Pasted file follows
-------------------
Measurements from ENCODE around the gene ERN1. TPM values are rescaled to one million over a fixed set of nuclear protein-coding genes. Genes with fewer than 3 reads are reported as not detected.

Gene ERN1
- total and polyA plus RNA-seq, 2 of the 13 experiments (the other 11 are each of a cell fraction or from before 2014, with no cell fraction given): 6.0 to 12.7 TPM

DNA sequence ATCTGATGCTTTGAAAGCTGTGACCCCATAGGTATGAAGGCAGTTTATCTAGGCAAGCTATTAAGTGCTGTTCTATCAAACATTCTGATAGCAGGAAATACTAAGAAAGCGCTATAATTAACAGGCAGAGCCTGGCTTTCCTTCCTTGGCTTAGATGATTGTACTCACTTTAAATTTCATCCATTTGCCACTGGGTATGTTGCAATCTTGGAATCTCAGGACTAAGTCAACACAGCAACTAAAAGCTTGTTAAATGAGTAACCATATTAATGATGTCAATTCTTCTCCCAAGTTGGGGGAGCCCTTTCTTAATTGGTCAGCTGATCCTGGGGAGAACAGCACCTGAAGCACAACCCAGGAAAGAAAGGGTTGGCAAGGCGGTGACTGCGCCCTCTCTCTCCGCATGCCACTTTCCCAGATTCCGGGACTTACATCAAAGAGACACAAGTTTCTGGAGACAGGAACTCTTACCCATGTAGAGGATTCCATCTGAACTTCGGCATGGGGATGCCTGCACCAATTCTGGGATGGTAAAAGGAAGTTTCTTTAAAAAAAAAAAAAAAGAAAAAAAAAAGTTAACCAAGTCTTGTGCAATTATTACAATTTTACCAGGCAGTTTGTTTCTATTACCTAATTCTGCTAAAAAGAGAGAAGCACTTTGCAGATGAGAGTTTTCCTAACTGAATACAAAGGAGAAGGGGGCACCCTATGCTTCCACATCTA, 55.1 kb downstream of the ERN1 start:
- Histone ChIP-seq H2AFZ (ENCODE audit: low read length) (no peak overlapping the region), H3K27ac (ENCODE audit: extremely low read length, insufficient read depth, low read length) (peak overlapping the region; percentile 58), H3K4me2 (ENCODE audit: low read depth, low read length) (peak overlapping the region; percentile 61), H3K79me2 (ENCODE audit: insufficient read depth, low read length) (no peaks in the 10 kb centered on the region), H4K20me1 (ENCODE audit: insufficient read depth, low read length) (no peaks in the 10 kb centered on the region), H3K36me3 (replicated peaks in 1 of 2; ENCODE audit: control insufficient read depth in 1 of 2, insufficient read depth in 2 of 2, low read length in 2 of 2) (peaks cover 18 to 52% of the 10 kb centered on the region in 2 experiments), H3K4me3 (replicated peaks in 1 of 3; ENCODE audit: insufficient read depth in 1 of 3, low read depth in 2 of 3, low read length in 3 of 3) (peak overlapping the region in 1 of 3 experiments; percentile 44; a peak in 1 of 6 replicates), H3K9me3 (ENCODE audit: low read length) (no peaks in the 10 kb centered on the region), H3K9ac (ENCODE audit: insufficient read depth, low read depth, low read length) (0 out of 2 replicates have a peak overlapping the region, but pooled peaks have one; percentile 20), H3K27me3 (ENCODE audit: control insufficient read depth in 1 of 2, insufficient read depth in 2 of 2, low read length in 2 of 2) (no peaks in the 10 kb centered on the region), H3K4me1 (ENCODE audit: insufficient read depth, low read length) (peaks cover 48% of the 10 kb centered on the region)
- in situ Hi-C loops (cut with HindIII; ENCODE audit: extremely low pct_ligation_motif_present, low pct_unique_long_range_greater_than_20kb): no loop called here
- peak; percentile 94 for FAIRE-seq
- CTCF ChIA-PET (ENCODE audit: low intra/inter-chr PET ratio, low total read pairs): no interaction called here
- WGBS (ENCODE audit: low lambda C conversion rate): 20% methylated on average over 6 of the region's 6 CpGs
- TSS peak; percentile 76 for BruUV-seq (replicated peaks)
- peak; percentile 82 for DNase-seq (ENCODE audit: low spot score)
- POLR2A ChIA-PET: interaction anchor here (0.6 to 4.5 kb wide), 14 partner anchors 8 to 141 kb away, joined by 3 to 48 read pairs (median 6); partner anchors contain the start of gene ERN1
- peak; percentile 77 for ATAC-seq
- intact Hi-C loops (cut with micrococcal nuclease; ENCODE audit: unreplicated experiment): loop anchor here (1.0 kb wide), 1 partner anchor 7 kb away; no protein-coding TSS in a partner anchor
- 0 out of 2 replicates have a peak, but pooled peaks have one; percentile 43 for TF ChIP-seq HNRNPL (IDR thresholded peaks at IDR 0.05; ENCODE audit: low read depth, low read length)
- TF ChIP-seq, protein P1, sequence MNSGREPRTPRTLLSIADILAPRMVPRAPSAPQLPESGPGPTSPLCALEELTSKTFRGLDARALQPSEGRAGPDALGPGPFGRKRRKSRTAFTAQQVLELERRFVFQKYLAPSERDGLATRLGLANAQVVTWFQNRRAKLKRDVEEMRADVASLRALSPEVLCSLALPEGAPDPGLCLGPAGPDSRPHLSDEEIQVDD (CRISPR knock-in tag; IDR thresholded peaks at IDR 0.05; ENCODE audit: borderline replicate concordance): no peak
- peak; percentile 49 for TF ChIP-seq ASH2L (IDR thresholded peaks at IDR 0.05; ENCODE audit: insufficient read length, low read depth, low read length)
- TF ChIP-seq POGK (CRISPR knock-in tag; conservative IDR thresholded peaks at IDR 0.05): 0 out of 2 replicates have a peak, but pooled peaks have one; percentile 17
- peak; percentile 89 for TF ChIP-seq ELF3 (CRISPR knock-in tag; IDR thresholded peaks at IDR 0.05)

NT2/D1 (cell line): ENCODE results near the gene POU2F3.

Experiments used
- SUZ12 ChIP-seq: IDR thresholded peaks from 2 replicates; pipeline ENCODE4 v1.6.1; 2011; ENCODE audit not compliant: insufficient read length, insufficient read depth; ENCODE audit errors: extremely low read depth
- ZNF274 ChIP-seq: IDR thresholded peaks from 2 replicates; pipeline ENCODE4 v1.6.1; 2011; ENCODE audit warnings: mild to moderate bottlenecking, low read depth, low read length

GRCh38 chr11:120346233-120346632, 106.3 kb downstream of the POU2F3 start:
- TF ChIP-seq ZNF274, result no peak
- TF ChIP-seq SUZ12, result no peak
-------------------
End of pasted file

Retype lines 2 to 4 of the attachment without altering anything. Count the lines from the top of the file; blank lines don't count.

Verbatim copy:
Gene ERN1
- total and polyA plus RNA-seq, 2 of the 13 experiments (the other 11 are each of a cell fraction or from before 2014, with no cell fraction given): 6.0 to 12.7 TPM

DNA sequence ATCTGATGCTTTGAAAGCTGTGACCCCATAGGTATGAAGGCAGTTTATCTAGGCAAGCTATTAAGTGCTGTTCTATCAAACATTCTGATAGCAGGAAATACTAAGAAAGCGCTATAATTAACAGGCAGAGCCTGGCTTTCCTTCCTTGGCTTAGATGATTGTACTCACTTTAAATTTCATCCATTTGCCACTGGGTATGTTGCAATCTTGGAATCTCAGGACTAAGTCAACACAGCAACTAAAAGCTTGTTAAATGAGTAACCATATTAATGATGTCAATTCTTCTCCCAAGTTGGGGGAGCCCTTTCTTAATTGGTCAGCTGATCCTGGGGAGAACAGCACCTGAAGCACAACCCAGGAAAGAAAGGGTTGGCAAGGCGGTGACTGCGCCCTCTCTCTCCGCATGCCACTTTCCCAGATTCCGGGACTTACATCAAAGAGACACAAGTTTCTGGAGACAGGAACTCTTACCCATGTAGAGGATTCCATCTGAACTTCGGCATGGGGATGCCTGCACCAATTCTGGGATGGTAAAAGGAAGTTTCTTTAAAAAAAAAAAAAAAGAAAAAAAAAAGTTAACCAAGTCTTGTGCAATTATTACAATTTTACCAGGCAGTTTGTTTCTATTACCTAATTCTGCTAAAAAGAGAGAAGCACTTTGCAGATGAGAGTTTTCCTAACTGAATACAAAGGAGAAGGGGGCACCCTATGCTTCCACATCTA, 55.1 kb downstream of the ERN1 start: